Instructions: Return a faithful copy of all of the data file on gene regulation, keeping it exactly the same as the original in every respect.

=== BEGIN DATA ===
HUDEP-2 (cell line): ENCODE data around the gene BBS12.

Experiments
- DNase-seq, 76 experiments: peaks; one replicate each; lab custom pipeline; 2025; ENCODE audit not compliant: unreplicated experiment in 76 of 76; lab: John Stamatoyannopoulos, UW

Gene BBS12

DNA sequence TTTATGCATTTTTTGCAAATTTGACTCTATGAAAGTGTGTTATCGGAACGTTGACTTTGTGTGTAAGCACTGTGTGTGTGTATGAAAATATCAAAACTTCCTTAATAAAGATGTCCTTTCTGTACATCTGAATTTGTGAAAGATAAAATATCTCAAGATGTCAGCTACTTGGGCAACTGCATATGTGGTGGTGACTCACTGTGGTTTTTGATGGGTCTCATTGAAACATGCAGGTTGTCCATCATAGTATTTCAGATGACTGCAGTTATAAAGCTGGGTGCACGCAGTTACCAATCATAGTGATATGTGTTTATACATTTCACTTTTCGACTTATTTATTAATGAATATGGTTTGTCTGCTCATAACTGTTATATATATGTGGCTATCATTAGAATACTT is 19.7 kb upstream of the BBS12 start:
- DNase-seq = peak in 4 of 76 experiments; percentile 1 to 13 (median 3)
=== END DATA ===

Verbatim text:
HUDEP-2 (cell line): ENCODE data around the gene BBS12.

Experiments
- DNase-seq, 76 experiments: peaks; one replicate each; lab custom pipeline; 2025; ENCODE audit not compliant: unreplicated experiment in 76 of 76; lab: John Stamatoyannopoulos, UW

Gene BBS12

DNA sequence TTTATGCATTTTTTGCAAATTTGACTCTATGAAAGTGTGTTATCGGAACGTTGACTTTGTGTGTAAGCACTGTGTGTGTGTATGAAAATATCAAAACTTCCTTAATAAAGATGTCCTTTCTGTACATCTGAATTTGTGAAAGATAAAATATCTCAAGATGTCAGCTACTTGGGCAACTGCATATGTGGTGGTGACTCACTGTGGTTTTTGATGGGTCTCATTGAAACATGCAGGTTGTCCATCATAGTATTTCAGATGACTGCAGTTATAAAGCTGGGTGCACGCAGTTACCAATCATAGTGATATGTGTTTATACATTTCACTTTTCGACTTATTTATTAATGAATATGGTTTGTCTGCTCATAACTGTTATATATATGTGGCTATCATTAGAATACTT is 19.7 kb upstream of the BBS12 start:
- DNase-seq = peak in 4 of 76 experiments; percentile 1 to 13 (median 3)